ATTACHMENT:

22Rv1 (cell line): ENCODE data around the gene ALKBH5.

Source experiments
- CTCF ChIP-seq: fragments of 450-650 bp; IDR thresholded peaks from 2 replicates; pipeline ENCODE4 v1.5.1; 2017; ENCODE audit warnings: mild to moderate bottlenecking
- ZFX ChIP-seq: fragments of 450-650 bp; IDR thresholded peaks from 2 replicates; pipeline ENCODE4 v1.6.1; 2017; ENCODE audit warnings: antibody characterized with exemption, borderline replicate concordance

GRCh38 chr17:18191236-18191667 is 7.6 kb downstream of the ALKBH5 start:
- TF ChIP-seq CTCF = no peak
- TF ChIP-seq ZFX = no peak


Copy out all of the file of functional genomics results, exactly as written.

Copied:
22Rv1 (cell line): ENCODE data around the gene ALKBH5.

Source experiments
- CTCF ChIP-seq: fragments of 450-650 bp; IDR thresholded peaks from 2 replicates; pipeline ENCODE4 v1.5.1; 2017; ENCODE audit warnings: mild to moderate bottlenecking
- ZFX ChIP-seq: fragments of 450-650 bp; IDR thresholded peaks from 2 replicates; pipeline ENCODE4 v1.6.1; 2017; ENCODE audit warnings: antibody characterized with exemption, borderline replicate concordance

GRCh38 chr17:18191236-18191667 is 7.6 kb downstream of the ALKBH5 start:
- TF ChIP-seq CTCF = no peak
- TF ChIP-seq ZFX = no peak